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Five Practices for Orchestrating Productive Mathematics Discussions Paperback – May 13, 2011

ISBN-13: 978-1452202907 ISBN-10: 1452202907

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Product Details

  • Paperback: 104 pages
  • Publisher: National Council of Teachers of Mathematics (May 13, 2011)
  • Language: English
  • ISBN-10: 1452202907
  • ISBN-13: 978-1452202907
  • Product Dimensions: 0.4 x 7 x 10.2 inches
  • Shipping Weight: 8.8 ounces
  • Average Customer Review: 4.9 out of 5 stars  See all reviews (9 customer reviews)
  • Amazon Best Sellers Rank: #192,024 in Books (See Top 100 in Books)

Editorial Reviews

Review

"5 Practices for Orchestrating Productive Mathematics Discussions provides teachers with
concrete guidance for engaging students in discussions that make the mathematics in classroom
lessons transparent to all. These instructional practices are extremely timely in light of the focus
on Standards for Mathematical Practice in the Common Core State Standards for Mathematics,
and they will support teachers and students in engaging in these standards. This book will serve
as a valuable foundation in our upcoming professional development."
(Catherine Martin, Mathematics and Science Director 2011-04-15)

"Ensuring that students have the opportunity to reason mathematically is one of the most difficult
challenges that teachers face. A key component is creating a classroom in which discourse is
encouraged and leads to better understanding. Productive discourse is not an accident, nor can
it be accomplished by a teacher working on the fly, hoping for a serendipitous student exchange
that contains meaningful mathematical ideas. While acknowledging that this type of teaching
is demanding, Smith and Stein present five practices that any teacher can use to implement
coherent mathematical conversations. By using the five practices, teachers will learn to teach
effectively in this way."
(Frederick Dillon, Mathematics Teacher 2011-04-15)

"As a veteran teacher, I found that the book diagnosed several problems that I had unknowingly created for my students' classroom discussions. I now have a prescription for curing these problems." (Lori Lovato 2012-05-03)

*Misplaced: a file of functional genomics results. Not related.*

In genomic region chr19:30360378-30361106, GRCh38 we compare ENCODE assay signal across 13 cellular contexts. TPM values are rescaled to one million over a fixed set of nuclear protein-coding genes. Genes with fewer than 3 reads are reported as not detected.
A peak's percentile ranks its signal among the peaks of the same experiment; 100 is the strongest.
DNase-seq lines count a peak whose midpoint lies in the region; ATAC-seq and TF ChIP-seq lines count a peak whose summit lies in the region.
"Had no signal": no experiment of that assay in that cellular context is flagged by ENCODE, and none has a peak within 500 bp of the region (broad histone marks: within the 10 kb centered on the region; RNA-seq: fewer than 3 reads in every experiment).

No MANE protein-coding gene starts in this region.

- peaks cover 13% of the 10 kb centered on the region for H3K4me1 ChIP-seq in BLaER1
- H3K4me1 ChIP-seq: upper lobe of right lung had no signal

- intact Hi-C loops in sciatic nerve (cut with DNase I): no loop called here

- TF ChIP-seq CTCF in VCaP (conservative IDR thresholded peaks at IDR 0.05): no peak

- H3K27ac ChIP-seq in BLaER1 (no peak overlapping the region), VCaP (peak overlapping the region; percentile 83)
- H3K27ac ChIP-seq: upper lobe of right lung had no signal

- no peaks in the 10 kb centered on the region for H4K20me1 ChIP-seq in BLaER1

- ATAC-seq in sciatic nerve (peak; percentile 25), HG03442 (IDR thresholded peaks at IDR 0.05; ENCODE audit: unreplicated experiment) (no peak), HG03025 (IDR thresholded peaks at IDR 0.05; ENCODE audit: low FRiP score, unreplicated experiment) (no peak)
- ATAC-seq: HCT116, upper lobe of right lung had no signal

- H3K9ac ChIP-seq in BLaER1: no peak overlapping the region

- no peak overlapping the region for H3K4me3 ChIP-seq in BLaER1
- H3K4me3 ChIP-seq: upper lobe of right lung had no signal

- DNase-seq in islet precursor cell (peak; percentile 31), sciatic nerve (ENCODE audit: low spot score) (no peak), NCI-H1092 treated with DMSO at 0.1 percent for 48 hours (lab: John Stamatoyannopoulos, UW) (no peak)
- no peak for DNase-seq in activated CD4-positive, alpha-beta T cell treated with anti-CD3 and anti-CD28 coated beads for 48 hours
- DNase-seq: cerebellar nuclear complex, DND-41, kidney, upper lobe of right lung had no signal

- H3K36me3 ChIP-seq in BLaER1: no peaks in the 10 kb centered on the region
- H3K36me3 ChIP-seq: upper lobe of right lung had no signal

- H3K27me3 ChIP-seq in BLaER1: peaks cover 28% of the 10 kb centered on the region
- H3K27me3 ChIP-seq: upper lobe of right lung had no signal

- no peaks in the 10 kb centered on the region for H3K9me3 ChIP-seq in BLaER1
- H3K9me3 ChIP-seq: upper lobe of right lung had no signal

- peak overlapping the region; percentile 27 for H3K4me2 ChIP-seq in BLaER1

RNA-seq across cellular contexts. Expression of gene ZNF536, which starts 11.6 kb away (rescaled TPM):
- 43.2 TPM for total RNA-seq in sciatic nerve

"This book is a must-have for educators who are working toward having 'acountable talk.' I found it to be a welcome and thought-provoking addition to my professional library." (Maria Lamattina Teaching Children Mathematics Magazine, August 2012 2012-09-17)

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Customer Reviews

4.9 out of 5 stars
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See all 9 customer reviews
One of the most useful education-related books I have ever read.
C. Pettis
The authors open with a vignette of a teacher conducting a math lesson which ends with a class discussion, one which will look familiar to any math teacher.
Lance Bledsoe
Until I read this book I had not been able successful in finding a book that would give me step by step guidance in this form of instruction.
Robert McGregor

Most Helpful Customer Reviews

17 of 17 people found the following review helpful By Lance Bledsoe on November 24, 2012
Format: Paperback Verified Purchase
This well-written book will be useful for any math teacher looking for a way to move from superficial classroom discussions to ones that actually help students advance their understanding of mathematics. The authors do this by describing their Five Practices, and then demonstrating their usefulness by presenting five different classroom vignettes and pointing out how the Practices are (or could be) used to conduct good discussions.